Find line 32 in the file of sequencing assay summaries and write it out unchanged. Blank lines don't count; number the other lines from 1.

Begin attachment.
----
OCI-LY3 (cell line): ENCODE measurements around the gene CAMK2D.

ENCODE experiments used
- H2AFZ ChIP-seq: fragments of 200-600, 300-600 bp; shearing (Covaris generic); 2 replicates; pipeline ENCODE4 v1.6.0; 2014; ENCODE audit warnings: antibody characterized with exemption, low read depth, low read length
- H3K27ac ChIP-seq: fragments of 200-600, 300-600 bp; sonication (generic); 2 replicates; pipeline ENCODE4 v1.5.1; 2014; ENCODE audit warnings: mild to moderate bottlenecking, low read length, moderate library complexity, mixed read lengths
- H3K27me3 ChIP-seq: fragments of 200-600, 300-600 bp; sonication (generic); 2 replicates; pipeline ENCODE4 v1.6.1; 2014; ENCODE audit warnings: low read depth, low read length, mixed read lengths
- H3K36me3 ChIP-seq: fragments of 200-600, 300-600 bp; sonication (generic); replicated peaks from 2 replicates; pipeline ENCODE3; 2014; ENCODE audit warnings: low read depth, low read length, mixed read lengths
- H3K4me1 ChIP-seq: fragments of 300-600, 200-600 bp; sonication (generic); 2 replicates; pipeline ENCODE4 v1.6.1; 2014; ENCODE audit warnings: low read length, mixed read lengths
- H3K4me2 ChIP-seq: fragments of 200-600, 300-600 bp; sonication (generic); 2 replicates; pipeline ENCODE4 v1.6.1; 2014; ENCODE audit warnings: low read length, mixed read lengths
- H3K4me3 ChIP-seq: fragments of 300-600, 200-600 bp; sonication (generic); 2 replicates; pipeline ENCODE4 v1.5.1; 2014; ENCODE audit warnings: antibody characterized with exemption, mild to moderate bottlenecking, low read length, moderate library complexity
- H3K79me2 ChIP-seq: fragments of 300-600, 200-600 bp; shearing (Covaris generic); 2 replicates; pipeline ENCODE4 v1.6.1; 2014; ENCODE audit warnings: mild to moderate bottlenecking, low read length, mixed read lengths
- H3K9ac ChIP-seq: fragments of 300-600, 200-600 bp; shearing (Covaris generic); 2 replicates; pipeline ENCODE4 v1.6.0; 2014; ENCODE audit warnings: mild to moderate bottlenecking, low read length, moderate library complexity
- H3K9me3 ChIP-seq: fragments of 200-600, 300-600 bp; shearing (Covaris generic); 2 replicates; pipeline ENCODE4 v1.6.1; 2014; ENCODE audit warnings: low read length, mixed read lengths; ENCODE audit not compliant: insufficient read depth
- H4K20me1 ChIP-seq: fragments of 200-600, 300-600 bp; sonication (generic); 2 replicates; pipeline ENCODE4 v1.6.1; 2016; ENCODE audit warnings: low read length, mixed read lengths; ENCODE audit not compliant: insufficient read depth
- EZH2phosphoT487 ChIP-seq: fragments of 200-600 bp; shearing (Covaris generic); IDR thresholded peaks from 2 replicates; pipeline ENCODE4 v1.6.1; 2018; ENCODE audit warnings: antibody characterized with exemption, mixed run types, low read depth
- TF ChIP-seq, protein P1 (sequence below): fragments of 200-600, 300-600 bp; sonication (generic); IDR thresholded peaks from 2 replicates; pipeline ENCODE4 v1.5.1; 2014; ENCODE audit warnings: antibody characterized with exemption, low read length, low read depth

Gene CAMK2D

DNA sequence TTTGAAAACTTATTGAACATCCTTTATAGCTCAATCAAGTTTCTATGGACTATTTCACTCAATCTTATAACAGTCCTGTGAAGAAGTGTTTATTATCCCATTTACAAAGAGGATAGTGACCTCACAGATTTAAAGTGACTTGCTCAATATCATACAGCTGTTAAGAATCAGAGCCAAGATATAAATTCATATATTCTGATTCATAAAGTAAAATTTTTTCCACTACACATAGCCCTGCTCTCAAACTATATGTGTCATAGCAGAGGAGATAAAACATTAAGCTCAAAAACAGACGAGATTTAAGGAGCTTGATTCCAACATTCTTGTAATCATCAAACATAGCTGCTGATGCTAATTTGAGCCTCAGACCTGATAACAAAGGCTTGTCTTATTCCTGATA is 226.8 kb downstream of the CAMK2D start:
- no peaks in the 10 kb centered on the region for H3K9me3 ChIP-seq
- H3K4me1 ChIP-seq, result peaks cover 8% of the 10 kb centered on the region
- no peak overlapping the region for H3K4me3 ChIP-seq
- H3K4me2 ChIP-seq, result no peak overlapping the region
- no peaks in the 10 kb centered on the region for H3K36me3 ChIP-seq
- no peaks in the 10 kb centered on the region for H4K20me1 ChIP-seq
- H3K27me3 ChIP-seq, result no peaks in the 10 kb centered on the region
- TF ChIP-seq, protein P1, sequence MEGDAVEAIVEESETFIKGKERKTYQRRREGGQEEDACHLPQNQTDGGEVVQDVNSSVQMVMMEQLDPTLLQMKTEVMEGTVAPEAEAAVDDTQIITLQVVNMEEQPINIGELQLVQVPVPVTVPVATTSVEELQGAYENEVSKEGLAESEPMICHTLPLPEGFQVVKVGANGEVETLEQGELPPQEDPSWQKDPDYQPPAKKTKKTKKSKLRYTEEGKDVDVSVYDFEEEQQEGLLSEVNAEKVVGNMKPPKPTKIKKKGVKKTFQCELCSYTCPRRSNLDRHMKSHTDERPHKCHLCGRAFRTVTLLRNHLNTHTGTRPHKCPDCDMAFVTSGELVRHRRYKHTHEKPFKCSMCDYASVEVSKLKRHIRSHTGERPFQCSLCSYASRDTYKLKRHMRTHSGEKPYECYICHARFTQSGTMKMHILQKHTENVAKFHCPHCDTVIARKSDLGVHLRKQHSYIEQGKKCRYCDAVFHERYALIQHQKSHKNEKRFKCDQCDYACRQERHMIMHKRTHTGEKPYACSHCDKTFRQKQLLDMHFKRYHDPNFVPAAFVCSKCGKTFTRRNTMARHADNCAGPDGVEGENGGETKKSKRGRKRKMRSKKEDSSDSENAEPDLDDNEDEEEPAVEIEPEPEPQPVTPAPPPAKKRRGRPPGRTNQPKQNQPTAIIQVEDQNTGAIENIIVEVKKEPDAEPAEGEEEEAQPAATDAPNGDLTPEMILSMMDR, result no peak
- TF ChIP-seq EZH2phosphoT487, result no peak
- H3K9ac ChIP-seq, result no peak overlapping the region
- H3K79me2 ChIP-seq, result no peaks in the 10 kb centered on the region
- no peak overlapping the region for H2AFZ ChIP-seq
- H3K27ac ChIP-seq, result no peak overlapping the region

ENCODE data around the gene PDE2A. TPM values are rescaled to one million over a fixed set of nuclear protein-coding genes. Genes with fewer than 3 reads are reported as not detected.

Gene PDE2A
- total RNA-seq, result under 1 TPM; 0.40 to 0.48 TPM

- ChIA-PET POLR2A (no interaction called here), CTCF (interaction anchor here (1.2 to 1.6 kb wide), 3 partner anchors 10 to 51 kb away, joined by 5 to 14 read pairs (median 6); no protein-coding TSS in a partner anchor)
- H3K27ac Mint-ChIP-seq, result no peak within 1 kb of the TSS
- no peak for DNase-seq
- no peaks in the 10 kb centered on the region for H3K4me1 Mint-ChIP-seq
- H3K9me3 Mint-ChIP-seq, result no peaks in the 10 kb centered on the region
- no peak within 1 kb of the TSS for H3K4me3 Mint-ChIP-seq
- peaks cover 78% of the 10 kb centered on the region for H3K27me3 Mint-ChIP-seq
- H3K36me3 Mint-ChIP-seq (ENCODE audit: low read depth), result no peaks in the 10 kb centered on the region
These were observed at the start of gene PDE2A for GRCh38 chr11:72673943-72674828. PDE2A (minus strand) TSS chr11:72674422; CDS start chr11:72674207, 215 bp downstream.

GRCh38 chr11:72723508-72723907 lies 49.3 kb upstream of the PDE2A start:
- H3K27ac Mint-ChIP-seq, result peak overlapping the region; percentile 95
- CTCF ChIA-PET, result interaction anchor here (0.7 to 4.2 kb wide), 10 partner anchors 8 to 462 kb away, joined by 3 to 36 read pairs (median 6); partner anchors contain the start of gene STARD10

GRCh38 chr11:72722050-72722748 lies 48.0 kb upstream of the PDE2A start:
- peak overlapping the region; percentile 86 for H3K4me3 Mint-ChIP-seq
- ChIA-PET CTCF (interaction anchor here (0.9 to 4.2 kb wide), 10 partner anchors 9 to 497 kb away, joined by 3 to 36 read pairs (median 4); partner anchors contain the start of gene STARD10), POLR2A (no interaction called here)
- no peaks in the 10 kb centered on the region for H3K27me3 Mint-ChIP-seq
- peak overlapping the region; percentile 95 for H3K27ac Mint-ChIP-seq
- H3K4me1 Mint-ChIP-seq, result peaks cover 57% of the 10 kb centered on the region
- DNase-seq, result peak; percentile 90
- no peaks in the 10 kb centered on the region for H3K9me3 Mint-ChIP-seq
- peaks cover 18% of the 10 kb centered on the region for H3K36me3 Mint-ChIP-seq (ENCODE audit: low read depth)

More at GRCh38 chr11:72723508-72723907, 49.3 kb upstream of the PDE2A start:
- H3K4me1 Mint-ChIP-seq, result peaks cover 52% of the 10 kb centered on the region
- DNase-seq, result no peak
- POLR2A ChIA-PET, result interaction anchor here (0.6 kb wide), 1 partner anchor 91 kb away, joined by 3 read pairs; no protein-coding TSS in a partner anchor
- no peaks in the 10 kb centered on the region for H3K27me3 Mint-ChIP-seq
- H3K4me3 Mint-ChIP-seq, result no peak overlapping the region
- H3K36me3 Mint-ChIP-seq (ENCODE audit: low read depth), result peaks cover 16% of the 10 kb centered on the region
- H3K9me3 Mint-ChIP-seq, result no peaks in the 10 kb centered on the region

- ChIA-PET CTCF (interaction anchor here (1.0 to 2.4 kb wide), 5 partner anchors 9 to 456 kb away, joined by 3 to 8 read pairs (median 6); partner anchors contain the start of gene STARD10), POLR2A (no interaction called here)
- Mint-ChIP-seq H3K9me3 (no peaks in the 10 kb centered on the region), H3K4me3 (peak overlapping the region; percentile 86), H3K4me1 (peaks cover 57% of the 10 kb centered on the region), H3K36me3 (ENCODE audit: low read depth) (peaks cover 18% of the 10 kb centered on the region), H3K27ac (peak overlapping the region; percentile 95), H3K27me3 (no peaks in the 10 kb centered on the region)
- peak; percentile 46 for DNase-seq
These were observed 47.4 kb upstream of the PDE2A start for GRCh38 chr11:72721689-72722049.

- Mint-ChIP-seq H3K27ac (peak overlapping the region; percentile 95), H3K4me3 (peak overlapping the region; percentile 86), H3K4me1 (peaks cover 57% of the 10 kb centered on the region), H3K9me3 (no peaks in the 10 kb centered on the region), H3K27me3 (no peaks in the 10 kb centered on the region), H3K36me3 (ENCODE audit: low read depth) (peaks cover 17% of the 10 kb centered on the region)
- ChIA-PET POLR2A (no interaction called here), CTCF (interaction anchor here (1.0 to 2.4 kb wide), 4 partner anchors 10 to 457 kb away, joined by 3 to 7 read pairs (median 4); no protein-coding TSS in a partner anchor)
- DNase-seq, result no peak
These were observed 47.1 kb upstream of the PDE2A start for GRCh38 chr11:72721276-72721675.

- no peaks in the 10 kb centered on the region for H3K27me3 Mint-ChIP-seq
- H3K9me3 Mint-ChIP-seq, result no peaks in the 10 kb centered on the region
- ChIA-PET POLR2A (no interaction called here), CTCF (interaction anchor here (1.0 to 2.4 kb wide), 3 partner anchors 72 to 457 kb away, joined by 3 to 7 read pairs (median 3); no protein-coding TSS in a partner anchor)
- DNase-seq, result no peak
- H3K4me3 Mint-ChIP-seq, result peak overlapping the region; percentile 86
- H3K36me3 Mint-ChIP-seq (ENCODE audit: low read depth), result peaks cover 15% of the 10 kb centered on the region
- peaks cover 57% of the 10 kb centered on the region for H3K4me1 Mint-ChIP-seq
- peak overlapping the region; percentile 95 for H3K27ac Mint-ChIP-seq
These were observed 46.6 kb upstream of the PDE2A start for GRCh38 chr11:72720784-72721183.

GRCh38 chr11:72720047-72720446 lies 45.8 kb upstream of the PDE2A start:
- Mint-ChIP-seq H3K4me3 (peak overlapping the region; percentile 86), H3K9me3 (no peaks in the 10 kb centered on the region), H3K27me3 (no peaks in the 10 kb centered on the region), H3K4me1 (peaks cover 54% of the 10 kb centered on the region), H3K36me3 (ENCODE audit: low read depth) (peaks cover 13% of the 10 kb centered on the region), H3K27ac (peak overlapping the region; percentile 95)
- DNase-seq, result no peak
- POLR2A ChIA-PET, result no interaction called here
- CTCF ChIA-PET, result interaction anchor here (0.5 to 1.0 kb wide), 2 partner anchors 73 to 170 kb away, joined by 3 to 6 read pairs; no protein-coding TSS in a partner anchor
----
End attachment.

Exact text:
Gene PDE2A